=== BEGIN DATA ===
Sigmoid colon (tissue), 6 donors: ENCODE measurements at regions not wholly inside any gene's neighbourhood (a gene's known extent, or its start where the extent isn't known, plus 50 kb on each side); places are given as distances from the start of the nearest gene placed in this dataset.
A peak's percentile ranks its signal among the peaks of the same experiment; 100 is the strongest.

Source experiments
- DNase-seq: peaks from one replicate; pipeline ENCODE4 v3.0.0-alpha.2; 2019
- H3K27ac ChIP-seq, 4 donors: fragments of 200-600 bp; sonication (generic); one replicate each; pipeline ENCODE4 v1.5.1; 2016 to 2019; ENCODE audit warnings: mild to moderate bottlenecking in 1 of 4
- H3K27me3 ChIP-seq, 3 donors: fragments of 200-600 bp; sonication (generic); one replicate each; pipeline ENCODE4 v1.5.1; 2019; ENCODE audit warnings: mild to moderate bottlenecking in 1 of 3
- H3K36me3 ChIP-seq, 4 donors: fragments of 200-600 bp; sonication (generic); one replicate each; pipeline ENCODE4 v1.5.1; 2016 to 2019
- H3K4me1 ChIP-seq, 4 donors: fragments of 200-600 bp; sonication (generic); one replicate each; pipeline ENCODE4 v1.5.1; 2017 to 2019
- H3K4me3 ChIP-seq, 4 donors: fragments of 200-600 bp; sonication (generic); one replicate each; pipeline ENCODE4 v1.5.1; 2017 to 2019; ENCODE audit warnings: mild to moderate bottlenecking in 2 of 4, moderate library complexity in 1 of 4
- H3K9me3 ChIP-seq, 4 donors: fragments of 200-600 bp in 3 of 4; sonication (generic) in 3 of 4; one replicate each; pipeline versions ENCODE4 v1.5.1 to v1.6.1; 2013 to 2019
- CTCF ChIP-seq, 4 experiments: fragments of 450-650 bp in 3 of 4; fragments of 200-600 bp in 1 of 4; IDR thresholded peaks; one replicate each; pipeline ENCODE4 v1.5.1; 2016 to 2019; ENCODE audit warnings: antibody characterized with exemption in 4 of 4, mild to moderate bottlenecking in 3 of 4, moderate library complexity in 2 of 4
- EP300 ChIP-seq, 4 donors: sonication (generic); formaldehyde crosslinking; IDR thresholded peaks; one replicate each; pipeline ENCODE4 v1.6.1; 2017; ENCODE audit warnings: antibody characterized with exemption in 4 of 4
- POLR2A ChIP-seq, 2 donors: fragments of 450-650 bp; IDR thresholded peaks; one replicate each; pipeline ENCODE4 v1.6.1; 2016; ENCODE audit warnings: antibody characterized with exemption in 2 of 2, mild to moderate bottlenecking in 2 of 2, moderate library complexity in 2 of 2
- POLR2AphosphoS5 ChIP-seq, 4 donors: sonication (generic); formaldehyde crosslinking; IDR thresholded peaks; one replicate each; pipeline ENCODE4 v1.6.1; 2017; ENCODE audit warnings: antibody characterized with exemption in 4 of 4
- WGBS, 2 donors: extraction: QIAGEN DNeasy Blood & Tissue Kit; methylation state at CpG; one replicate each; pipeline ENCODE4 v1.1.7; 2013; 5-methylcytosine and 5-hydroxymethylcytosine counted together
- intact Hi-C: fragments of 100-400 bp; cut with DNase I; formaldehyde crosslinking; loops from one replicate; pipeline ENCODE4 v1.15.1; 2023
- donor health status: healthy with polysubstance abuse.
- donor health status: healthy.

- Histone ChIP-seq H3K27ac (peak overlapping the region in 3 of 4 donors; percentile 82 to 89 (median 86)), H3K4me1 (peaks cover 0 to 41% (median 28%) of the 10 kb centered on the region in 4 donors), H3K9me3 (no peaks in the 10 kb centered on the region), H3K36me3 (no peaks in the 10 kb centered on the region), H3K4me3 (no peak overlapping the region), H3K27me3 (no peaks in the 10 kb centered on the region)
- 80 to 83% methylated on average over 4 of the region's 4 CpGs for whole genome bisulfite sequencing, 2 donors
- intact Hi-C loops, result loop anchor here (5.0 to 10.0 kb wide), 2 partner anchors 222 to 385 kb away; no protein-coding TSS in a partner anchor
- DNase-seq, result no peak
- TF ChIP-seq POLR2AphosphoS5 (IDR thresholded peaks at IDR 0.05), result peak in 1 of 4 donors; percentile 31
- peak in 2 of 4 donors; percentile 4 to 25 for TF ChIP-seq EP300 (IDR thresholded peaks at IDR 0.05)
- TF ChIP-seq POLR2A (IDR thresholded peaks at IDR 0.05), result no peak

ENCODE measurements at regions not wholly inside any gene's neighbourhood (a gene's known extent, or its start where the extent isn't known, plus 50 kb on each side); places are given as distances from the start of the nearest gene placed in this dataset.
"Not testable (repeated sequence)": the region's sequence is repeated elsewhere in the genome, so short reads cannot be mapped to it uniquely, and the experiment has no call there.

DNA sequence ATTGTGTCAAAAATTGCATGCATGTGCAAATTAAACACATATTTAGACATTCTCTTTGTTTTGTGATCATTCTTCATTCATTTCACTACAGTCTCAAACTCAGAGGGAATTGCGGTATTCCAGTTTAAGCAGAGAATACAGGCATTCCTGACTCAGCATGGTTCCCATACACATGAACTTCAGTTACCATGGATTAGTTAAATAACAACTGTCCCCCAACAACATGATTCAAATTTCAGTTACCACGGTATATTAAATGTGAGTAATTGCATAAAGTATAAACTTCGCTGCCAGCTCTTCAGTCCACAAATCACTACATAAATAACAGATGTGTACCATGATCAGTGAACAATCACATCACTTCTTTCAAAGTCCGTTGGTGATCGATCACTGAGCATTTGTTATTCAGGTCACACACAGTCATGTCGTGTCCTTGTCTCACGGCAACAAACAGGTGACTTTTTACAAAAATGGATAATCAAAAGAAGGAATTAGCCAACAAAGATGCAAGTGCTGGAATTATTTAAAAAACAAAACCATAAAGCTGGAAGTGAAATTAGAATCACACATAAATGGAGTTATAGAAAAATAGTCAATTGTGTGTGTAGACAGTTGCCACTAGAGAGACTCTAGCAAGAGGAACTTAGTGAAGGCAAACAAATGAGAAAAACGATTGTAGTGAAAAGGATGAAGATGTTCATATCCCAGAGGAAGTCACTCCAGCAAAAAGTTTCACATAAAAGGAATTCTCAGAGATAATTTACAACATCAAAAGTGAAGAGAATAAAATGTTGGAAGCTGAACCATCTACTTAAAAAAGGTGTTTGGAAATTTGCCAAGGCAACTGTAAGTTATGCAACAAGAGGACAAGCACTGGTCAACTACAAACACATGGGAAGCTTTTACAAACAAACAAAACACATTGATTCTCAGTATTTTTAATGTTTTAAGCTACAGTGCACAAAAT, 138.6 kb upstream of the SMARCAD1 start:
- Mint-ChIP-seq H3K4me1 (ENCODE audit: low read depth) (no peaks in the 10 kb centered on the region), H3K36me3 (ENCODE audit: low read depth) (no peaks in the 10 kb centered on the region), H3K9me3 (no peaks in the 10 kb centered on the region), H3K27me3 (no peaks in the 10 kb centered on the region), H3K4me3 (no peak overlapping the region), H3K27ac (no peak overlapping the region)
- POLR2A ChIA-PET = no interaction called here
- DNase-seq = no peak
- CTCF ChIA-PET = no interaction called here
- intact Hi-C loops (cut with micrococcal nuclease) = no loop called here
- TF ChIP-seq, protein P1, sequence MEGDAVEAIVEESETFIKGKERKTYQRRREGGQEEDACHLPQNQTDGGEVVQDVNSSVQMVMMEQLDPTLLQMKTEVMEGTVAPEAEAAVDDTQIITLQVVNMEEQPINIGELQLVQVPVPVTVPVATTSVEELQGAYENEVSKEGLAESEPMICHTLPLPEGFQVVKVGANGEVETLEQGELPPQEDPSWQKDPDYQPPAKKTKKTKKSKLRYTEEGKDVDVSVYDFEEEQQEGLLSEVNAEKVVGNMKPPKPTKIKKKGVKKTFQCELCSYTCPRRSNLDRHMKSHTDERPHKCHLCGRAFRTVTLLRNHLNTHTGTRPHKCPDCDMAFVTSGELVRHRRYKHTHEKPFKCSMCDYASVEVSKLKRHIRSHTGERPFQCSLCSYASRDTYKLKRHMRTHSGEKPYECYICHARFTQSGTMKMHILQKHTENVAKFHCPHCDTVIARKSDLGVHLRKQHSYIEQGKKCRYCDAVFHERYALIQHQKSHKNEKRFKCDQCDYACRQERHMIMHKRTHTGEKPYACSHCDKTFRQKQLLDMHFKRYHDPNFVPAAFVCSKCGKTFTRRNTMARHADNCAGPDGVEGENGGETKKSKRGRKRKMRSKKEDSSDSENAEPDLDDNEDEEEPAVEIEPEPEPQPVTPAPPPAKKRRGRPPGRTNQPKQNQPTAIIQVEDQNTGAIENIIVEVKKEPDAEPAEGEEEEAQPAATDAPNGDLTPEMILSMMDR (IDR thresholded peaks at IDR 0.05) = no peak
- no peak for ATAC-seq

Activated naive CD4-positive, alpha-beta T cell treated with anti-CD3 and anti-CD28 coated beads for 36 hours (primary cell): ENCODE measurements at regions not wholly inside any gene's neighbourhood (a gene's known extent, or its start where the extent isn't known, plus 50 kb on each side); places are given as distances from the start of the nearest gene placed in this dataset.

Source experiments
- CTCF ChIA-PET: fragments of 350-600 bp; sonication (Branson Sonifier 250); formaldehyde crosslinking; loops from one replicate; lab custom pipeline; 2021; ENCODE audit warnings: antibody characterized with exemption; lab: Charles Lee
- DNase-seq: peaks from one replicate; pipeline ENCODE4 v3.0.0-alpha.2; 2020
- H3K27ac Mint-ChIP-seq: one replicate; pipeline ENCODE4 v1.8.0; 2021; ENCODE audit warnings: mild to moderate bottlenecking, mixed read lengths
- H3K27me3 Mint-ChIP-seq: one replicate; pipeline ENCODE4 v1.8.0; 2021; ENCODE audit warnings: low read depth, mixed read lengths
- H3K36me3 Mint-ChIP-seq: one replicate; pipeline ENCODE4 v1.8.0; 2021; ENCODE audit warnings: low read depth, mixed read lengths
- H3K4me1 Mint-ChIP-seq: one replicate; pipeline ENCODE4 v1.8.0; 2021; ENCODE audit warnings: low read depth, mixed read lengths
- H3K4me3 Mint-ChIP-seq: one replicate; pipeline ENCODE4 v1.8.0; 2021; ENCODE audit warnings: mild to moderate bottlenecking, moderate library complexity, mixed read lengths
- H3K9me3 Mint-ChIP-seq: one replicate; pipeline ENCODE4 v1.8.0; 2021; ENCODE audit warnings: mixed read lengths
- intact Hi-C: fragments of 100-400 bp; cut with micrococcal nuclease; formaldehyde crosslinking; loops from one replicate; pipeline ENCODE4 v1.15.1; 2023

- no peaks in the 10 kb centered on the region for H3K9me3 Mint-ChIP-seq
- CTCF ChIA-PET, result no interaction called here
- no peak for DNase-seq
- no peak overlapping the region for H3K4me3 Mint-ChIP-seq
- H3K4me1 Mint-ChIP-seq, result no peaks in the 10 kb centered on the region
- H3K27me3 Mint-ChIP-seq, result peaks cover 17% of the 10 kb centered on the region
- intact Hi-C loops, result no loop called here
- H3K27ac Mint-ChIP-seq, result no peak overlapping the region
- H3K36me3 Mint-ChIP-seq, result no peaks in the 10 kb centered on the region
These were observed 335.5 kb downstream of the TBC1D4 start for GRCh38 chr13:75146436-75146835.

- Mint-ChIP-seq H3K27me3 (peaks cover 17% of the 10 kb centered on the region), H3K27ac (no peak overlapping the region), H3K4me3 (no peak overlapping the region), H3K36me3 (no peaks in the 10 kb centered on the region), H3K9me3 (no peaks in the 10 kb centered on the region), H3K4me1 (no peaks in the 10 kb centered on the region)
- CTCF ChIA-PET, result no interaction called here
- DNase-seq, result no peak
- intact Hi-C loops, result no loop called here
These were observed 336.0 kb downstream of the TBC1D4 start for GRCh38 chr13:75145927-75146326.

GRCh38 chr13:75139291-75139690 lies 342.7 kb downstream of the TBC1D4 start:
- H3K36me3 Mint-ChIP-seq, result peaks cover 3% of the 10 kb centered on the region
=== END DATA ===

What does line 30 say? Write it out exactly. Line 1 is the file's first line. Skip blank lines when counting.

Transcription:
- POLR2A ChIA-PET = no interaction called here